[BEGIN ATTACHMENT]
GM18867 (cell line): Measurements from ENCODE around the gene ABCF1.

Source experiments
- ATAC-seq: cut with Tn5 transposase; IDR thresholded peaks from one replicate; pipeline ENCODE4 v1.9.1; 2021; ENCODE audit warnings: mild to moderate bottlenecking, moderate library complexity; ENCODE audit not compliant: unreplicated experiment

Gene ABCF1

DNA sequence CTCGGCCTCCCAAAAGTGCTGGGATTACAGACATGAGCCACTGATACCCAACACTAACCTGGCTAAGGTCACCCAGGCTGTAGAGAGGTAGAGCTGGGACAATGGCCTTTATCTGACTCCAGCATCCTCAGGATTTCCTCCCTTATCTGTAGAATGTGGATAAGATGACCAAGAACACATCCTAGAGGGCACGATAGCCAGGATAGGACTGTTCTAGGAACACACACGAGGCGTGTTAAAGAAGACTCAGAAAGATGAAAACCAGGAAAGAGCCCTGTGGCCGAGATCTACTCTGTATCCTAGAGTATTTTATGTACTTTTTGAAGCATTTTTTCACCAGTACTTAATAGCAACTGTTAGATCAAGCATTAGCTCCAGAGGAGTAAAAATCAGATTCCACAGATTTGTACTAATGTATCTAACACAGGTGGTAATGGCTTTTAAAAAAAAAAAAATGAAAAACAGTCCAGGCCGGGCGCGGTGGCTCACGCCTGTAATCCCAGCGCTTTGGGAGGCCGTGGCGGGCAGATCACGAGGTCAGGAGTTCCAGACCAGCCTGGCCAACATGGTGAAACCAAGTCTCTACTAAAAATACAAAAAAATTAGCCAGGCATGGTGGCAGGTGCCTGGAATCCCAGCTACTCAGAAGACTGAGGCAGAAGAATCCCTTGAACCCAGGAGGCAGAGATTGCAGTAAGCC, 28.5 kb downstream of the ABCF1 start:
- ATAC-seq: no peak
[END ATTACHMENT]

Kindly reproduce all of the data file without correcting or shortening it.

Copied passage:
GM18867 (cell line): Measurements from ENCODE around the gene ABCF1.

Source experiments
- ATAC-seq: cut with Tn5 transposase; IDR thresholded peaks from one replicate; pipeline ENCODE4 v1.9.1; 2021; ENCODE audit warnings: mild to moderate bottlenecking, moderate library complexity; ENCODE audit not compliant: unreplicated experiment

Gene ABCF1

DNA sequence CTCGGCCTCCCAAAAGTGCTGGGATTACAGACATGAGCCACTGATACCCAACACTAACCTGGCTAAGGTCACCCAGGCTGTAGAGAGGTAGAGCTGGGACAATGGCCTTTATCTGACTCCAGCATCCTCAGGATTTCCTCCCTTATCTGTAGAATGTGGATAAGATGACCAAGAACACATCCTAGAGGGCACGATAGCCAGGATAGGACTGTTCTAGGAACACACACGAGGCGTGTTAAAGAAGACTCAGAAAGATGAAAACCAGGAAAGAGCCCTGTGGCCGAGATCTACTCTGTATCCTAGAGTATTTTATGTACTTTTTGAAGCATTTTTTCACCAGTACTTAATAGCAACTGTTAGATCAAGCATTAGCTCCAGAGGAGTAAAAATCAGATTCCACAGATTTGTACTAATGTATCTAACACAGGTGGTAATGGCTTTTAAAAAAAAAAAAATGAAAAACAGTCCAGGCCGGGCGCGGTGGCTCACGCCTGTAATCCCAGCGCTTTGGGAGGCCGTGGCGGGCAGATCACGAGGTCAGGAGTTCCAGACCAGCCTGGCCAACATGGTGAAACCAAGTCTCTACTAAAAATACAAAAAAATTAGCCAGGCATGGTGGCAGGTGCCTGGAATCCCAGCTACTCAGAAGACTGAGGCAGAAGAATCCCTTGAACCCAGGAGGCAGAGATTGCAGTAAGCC, 28.5 kb downstream of the ABCF1 start:
- ATAC-seq: no peak